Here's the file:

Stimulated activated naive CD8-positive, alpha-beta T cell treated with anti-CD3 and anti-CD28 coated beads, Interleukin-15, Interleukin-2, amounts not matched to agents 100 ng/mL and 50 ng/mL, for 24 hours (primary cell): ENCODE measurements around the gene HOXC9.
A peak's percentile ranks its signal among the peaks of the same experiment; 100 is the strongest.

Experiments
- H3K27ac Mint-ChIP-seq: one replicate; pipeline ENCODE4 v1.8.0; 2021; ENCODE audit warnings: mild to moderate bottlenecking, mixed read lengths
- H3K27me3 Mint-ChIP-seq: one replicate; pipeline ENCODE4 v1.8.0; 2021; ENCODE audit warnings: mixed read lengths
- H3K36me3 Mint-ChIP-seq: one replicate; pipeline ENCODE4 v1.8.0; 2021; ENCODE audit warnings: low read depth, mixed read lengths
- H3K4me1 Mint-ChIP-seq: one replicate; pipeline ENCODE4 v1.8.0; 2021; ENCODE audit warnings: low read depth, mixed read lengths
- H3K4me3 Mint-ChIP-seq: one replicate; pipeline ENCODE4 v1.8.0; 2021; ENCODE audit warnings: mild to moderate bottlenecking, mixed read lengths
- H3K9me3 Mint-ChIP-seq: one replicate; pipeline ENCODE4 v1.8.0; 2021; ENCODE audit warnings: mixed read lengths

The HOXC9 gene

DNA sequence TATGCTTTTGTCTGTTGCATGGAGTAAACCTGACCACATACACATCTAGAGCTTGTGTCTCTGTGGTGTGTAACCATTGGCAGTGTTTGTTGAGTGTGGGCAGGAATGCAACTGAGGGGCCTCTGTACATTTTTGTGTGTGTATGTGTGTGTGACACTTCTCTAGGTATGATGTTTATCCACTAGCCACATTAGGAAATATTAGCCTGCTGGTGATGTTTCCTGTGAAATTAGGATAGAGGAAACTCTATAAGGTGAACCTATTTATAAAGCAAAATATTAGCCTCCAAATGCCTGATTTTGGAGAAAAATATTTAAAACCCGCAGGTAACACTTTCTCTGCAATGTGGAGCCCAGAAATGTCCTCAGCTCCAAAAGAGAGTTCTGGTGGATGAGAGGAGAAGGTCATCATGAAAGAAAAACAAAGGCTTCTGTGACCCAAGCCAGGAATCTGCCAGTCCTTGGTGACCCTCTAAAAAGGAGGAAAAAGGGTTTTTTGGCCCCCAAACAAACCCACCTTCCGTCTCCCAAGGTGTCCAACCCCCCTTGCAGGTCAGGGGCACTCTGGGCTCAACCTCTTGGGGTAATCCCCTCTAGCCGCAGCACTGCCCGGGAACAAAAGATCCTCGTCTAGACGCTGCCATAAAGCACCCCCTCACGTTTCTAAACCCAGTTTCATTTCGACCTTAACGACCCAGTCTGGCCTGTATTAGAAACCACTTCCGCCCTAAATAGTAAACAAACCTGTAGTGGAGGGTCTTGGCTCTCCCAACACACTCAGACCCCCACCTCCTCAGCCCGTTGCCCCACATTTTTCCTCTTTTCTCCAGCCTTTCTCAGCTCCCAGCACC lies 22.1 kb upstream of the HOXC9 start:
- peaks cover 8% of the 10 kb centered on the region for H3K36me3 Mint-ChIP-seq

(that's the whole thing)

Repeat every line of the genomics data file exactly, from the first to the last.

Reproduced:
Stimulated activated naive CD8-positive, alpha-beta T cell treated with anti-CD3 and anti-CD28 coated beads, Interleukin-15, Interleukin-2, amounts not matched to agents 100 ng/mL and 50 ng/mL, for 24 hours (primary cell): ENCODE measurements around the gene HOXC9.
A peak's percentile ranks its signal among the peaks of the same experiment; 100 is the strongest.

Experiments
- H3K27ac Mint-ChIP-seq: one replicate; pipeline ENCODE4 v1.8.0; 2021; ENCODE audit warnings: mild to moderate bottlenecking, mixed read lengths
- H3K27me3 Mint-ChIP-seq: one replicate; pipeline ENCODE4 v1.8.0; 2021; ENCODE audit warnings: mixed read lengths
- H3K36me3 Mint-ChIP-seq: one replicate; pipeline ENCODE4 v1.8.0; 2021; ENCODE audit warnings: low read depth, mixed read lengths
- H3K4me1 Mint-ChIP-seq: one replicate; pipeline ENCODE4 v1.8.0; 2021; ENCODE audit warnings: low read depth, mixed read lengths
- H3K4me3 Mint-ChIP-seq: one replicate; pipeline ENCODE4 v1.8.0; 2021; ENCODE audit warnings: mild to moderate bottlenecking, mixed read lengths
- H3K9me3 Mint-ChIP-seq: one replicate; pipeline ENCODE4 v1.8.0; 2021; ENCODE audit warnings: mixed read lengths

The HOXC9 gene

DNA sequence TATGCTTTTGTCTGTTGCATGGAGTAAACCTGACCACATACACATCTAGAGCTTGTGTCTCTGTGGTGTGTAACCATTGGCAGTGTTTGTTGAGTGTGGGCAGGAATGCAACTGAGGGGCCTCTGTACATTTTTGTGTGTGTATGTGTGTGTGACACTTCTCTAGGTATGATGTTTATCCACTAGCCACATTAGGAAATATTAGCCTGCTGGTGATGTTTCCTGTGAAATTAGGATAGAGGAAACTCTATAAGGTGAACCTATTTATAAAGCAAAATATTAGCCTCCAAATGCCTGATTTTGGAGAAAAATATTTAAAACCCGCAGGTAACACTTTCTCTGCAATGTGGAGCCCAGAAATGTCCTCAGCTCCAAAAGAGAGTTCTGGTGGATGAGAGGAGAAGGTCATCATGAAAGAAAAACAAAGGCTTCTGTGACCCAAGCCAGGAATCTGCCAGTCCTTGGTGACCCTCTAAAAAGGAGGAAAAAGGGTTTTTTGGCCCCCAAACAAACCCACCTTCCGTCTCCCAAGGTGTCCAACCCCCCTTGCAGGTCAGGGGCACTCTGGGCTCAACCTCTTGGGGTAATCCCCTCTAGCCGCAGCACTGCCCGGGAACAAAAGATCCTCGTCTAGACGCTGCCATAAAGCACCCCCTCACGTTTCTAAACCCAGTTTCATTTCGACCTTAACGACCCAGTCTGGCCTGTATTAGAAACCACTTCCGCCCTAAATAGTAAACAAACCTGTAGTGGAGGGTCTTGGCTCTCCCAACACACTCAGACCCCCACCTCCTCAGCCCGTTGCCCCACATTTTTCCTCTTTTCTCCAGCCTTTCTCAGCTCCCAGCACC lies 22.1 kb upstream of the HOXC9 start:
- peaks cover 8% of the 10 kb centered on the region for H3K36me3 Mint-ChIP-seq